How to Deal With Grief After an Ectopic Pregnancy

Updated

Pregnancy can come with ups and downs, and some twists and turns are more difficult than others. Case in point—ectopic pregnancy. An ectopic pregnancy is when a fertilized egg attaches itself somewhere other than the uterus, where a baby normally grows. This occurs in about 1 out of 50 pregnancies.

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Ectopic pregnancies typically occur in the fallopian tubes, which can be incredibly dangerous to the pregnant person and the baby. As such, in most cases, these need to be terminated. Whether or not the pregnancy was wanted or planned, this unexpected loss can still bring heavy emotions and sadness.

Pregnancy loss, in general, isn’t discussed enough, considering how many people are affected by it. This is even more true for ectopic pregnancy. It’s important to discuss how to deal with ectopic pregnancy grief so that people get the support and information that they need in this difficult time.

What Does Grief Look and Feel Like After an Ectopic Pregnancy Loss?

Grief from a pregnancy loss can be confusing and is usually unexpected. Unlike the death of an older person, where you’re able to celebrate their life and share memories, pregnancy loss occurs during a time when you’re expecting a new life to come into your world. 

Ectopic pregnancy can be especially tricky because although it can be a life-threatening situation, you may still be stuck with the decision of whether or not to terminate the pregnancy. This decision and the aftermath can bring up feelings of shame and guilt, or feeling like you could have done something else—even though it’s very much out of your control. 

After terminating an ectopic pregnancy, you may go through the five stages of grief. These are denial, anger, bargaining, depression, and acceptance. You might not move through these in a linear way. You could bounce back and forth between different stages, but with time will reach a place of healing. 

While many people don’t associate grief with pregnancy loss, it’s a very common reality. Coping with a miscarriage can feel isolating and confusing. You may get a bit of support initially and then feel sort of left in the dust. This is why it’s so important to reach out to your community, loved ones, and support system.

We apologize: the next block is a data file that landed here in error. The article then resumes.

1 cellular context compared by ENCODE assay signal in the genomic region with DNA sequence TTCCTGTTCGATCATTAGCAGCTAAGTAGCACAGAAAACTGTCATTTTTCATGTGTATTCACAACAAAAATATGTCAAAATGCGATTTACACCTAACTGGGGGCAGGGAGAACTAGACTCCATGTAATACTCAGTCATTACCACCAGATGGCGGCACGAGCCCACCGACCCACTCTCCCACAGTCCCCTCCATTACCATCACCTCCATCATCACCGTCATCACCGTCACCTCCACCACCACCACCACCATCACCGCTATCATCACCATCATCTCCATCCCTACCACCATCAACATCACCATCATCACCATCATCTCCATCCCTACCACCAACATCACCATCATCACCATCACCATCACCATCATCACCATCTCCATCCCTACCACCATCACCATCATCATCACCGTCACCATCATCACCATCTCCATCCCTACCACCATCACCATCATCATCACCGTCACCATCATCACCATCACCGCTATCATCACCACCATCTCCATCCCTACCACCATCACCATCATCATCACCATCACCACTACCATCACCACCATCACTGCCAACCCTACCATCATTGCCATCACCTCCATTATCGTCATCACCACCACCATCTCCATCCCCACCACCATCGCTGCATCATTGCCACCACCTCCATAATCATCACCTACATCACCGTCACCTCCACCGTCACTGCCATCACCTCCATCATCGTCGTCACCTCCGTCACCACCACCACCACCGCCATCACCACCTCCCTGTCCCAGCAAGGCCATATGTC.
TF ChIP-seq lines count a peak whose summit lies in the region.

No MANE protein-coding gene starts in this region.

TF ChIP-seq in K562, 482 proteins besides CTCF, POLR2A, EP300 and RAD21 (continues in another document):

How Can You Deal With Grief After an Ectopic Pregnancy?

Grief and loss in their many forms are a part of life. Knowing how to deal with it or help a loved one with it is necessary so that you can keep moving forward in your life. Let’s look at how to deal with grief after an ectopic pregnancy. 

Rest and time off

Grief can be exhausting. It often requires rest and hibernation before you’re ready to go back out into the world. Rest can look like taking time off of work, spending extra time at home, or even going on a relaxing vacation. 

You may feel like you need to rush to get back to your “normal life,” but there’s absolutely no rush. Permit yourself to take as much time to rest and recover as you need and can. You may even want to see if your employer offers bereavement leave or if you qualify for medical leave. 

The other reason why it’s so necessary to rest after an ectopic pregnancy is that your body is recovering physically. After the termination of an ectopic pregnancy, your body still experiences a similar hormonal change that you would after an abortion or miscarriage. This is a form of postpartum, which requires some rest.

Self-care

Rest is a form of self-care. When you’re going through anything intense, like ectopic pregnancy, self-care is a way to become grounded and focus on yourself for a bit. Self-care is anything that allows you to take time to focus on your healing and well-being specifically. 

Here are some ways you can practice self-care after ectopic pregnancy:

  • Take a bath or relaxing shower
  • Get a massage
  • Take some deep breaths
  • Taking naps
  • Practicing yoga or gentle stretching
  • Spending time in nature
  • Cuddling with pets
  • Eating your favorite meals
  • Spending time with loved ones
  • Getting out of the house for a minute

There are so many ways to practice self-care, but don’t put pressure on yourself to do everything. If it feels like it will be nurturing and nourishing, go for it. If not, try something else. 

See a therapist or counselor

Whether or not you’re experiencing mental health issues, a counselor or therapist can help you sort through whatever emotions are coming up, make sense of the experience, and help give you practical tools to manage intense emotions when they surface. 

There are mental health providers who specialize in perinatal bereavement care – aka supporting people through different kinds of pregnancy loss, including stillbirth, miscarriage, abortion, and ectopic pregnancy.